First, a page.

In the old days (like, you know, last year), when a console game was wrapping up development and was moving on toward release, gamers would have to rely on the buzz coming from the media to determine whether it was worth picking up. However, when it came to Test Drive Unlimited, Atari took the time to work up not one, but two separate demos for Xbox 360 owners to download, letting them check out the game for themselves.
In a lot of ways, this killed the buzz, because while the media kept playing their unrestricted beta copies and raving about how cool the open-ended nature of the game is, gamers at home stuck in the demos’ tiny corner of the island were thinking: “WTF!? This game sucks!”
As it turns out, both parties were right. Test Drive Unlimited has some amazingly fun and addicting areas. However, it has no shortage of painfully mediocre aspects too. Thankfully, the good outweighs the bad, and by a surprisingly wide margin.
Mix and Match
The premise of TDU is on one hand fresh and exciting yet on the other predictable: take the core of a massively-multiplayer online RPG, which are all about zillions of individual missions scattered about a wide-open terrain, mix it with the Test Drive franchise, which has always been about exotic cars in exotic locales, and see what comes out.
The product here is what Atari is calling Massively Open Online Racing, or MOOR. The game offers all of the island of Oahu (plus a little extra) for you to explore. Like any MMO, the game is populated by NPCs (in this case school busses and SUVs and the like), and, if you happen to have Xbox Live, is also full of honest to gosh real people driving around like complete hooligans.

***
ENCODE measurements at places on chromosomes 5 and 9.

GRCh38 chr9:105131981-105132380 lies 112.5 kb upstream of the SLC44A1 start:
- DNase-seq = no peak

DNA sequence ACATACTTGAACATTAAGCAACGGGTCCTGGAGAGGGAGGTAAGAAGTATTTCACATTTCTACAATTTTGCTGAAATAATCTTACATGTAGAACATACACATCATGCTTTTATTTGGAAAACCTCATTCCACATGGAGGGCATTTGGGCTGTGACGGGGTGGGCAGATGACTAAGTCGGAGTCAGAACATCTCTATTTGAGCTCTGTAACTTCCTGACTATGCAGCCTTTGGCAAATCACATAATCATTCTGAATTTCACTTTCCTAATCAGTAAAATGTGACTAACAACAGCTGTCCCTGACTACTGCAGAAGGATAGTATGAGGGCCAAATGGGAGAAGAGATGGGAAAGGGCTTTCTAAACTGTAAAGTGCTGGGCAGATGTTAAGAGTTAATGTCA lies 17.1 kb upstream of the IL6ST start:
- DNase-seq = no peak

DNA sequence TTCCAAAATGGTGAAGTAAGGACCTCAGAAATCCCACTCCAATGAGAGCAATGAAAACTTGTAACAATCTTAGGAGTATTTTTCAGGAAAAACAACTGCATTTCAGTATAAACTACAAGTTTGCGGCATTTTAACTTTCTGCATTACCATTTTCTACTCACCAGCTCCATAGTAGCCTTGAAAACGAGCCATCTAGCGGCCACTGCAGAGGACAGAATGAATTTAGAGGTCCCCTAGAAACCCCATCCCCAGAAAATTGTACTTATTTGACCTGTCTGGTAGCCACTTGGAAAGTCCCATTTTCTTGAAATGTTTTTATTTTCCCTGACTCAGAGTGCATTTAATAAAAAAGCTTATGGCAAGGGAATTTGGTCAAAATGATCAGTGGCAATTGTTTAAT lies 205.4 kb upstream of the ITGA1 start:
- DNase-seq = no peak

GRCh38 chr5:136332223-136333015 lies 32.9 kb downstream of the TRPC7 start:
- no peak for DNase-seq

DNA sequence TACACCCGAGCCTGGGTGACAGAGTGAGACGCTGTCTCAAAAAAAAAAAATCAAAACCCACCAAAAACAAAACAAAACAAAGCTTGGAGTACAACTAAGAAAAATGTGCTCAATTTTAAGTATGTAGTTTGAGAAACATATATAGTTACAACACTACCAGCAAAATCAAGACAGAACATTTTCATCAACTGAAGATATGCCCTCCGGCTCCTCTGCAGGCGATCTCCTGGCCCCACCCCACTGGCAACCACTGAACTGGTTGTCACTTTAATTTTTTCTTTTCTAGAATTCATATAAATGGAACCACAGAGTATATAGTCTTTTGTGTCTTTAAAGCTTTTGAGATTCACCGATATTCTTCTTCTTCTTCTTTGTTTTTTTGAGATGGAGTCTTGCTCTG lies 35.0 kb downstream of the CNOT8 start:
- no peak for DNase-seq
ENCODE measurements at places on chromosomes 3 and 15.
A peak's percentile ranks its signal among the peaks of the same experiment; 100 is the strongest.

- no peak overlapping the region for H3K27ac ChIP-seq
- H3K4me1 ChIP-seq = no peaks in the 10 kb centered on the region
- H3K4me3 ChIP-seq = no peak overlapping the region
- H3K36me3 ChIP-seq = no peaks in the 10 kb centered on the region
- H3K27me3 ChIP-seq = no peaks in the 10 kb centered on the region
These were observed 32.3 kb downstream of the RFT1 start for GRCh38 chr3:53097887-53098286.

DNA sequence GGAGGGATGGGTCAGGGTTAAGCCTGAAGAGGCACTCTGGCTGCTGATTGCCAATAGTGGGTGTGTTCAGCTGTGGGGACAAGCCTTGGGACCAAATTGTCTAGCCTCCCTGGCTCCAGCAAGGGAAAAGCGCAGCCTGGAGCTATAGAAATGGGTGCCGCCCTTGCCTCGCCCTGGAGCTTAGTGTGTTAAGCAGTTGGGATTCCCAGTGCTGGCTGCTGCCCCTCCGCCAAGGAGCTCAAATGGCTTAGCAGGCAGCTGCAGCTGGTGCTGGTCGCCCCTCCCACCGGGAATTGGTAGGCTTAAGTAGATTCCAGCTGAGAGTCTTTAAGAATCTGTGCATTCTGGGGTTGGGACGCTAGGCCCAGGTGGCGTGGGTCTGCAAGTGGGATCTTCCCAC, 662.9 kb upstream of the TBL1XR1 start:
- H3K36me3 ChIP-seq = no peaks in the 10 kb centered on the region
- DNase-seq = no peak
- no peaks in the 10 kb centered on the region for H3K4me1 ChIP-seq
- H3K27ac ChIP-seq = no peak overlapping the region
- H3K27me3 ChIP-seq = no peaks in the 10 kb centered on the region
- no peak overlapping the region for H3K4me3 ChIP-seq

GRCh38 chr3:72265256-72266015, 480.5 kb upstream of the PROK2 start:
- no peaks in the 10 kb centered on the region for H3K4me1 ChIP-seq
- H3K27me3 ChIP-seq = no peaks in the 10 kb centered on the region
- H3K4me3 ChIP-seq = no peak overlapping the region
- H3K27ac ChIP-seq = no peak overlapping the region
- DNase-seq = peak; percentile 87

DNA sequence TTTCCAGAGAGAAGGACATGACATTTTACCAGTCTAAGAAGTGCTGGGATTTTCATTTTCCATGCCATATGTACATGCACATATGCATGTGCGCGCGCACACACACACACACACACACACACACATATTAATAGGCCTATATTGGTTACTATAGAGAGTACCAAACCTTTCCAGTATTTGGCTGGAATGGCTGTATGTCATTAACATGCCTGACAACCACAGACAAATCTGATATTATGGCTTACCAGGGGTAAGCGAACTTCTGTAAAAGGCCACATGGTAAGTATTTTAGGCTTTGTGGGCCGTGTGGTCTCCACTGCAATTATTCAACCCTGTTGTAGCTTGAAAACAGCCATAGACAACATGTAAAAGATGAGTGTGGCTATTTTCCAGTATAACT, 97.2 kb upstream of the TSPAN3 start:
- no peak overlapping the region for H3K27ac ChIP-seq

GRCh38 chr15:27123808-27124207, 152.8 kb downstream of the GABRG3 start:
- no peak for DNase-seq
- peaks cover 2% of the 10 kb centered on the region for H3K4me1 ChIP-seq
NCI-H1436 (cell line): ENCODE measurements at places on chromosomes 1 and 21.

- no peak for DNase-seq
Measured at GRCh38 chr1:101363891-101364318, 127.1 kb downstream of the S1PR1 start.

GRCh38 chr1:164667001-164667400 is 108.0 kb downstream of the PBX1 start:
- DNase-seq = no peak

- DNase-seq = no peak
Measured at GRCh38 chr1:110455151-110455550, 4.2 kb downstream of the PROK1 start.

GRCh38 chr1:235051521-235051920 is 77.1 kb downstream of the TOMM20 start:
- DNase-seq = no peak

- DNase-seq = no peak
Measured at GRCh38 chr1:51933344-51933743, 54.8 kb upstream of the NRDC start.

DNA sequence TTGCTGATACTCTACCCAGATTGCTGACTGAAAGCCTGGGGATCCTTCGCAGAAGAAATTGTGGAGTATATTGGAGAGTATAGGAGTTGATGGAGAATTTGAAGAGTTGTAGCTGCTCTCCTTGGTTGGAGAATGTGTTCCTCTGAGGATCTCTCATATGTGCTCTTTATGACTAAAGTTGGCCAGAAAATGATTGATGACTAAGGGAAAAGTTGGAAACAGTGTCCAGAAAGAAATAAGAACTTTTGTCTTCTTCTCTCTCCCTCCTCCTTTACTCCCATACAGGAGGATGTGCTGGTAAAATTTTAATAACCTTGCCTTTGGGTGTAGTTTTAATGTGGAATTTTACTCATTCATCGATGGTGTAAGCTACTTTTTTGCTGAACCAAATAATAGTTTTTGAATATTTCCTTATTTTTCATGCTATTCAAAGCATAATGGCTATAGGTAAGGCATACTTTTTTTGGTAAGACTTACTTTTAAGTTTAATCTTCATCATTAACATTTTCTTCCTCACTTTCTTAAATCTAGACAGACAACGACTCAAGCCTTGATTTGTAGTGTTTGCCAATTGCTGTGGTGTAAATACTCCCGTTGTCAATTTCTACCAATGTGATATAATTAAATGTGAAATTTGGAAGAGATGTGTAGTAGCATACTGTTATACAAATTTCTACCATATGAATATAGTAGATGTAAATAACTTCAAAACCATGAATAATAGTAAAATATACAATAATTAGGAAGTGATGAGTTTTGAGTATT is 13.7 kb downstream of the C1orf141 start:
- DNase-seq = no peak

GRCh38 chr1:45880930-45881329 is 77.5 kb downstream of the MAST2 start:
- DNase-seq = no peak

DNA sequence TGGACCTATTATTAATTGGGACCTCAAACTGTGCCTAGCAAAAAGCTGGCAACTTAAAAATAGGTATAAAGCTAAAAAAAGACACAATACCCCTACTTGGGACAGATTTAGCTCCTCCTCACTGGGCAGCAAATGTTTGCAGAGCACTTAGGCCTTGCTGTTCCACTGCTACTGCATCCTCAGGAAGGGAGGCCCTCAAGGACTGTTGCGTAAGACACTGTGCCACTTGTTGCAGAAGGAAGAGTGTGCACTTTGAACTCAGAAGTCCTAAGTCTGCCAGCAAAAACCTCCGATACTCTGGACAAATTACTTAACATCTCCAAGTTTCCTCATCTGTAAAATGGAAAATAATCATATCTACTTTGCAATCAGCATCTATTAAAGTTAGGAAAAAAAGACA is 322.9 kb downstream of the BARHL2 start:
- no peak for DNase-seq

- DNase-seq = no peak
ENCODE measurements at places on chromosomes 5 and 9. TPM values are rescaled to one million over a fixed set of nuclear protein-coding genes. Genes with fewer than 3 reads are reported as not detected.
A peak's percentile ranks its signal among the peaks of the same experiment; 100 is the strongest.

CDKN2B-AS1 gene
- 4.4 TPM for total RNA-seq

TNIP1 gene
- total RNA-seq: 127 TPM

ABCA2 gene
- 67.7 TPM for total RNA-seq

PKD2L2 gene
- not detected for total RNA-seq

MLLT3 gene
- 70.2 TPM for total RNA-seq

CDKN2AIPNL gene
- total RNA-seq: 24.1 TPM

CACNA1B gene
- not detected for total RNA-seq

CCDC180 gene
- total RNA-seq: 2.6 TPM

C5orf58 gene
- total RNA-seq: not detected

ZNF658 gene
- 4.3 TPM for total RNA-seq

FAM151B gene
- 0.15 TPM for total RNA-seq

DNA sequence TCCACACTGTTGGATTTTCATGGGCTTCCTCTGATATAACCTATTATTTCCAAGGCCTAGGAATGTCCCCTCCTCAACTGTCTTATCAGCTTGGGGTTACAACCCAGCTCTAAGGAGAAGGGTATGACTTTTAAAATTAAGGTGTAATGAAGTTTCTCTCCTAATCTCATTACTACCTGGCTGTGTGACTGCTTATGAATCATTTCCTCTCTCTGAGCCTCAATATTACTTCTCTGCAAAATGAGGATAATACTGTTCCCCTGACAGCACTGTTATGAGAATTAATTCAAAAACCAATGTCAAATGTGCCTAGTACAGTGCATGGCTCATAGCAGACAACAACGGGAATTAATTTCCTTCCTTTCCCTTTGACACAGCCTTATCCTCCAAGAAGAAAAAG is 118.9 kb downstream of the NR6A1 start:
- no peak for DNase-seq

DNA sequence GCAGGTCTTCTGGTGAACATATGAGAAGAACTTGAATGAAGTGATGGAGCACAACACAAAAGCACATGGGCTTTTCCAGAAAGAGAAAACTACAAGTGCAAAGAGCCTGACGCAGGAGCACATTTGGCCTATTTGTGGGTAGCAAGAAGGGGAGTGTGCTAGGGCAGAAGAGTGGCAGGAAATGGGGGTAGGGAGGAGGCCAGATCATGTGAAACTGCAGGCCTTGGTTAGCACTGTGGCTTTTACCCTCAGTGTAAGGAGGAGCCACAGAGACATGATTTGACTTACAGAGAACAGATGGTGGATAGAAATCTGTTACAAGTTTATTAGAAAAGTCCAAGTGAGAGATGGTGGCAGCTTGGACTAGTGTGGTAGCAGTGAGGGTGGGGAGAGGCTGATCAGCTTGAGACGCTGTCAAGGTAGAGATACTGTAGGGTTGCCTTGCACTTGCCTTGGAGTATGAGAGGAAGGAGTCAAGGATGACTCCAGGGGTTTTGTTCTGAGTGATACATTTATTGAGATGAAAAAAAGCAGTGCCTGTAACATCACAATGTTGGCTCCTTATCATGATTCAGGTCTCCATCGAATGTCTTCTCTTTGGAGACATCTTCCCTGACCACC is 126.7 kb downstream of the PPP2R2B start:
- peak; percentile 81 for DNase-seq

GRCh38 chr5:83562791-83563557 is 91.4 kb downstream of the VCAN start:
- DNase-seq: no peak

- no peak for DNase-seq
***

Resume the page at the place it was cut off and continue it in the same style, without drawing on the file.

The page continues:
As you log in you’ll see cars with text above them, Xbox Live usernames, indicating a car that’s driven by a real person. You can ignore them all and complete any of the game’s seemingly endless array of missions on your own, or you can follow one around and challenge them for a race with a flash of the headlights. If they accept, set your course, and off you go.
This is when the game really gets fun. While you’re unfortunately stuck just racing from point to point (you can’t set individual waypoints), the space between those points are usually full with traffic. Flying through a barrage of traffic at 200+ mph with your buddy right on your tail doing the same is one of those great gaming experiences that you’ll remember for years to come.